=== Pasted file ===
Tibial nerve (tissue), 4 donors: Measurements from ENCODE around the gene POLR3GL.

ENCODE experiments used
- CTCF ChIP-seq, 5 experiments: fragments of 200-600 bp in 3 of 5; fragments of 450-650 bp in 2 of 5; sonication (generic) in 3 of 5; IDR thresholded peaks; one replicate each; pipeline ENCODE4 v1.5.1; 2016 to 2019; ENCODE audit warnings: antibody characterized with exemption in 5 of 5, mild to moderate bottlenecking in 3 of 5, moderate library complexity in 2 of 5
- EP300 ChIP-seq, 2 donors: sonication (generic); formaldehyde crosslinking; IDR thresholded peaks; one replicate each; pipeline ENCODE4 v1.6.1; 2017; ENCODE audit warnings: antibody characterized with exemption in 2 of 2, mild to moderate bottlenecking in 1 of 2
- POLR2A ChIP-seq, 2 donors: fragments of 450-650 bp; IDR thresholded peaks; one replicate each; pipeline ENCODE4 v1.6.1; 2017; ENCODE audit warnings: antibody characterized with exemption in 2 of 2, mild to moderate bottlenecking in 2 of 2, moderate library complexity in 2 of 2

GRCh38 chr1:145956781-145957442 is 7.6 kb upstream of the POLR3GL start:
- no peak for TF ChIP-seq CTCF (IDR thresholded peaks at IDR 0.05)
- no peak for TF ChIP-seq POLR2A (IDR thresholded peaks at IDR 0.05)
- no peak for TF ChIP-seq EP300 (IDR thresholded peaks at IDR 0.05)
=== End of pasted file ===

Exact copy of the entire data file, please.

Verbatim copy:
Tibial nerve (tissue), 4 donors: Measurements from ENCODE around the gene POLR3GL.

ENCODE experiments used
- CTCF ChIP-seq, 5 experiments: fragments of 200-600 bp in 3 of 5; fragments of 450-650 bp in 2 of 5; sonication (generic) in 3 of 5; IDR thresholded peaks; one replicate each; pipeline ENCODE4 v1.5.1; 2016 to 2019; ENCODE audit warnings: antibody characterized with exemption in 5 of 5, mild to moderate bottlenecking in 3 of 5, moderate library complexity in 2 of 5
- EP300 ChIP-seq, 2 donors: sonication (generic); formaldehyde crosslinking; IDR thresholded peaks; one replicate each; pipeline ENCODE4 v1.6.1; 2017; ENCODE audit warnings: antibody characterized with exemption in 2 of 2, mild to moderate bottlenecking in 1 of 2
- POLR2A ChIP-seq, 2 donors: fragments of 450-650 bp; IDR thresholded peaks; one replicate each; pipeline ENCODE4 v1.6.1; 2017; ENCODE audit warnings: antibody characterized with exemption in 2 of 2, mild to moderate bottlenecking in 2 of 2, moderate library complexity in 2 of 2

GRCh38 chr1:145956781-145957442 is 7.6 kb upstream of the POLR3GL start:
- no peak for TF ChIP-seq CTCF (IDR thresholded peaks at IDR 0.05)
- no peak for TF ChIP-seq POLR2A (IDR thresholded peaks at IDR 0.05)
- no peak for TF ChIP-seq EP300 (IDR thresholded peaks at IDR 0.05)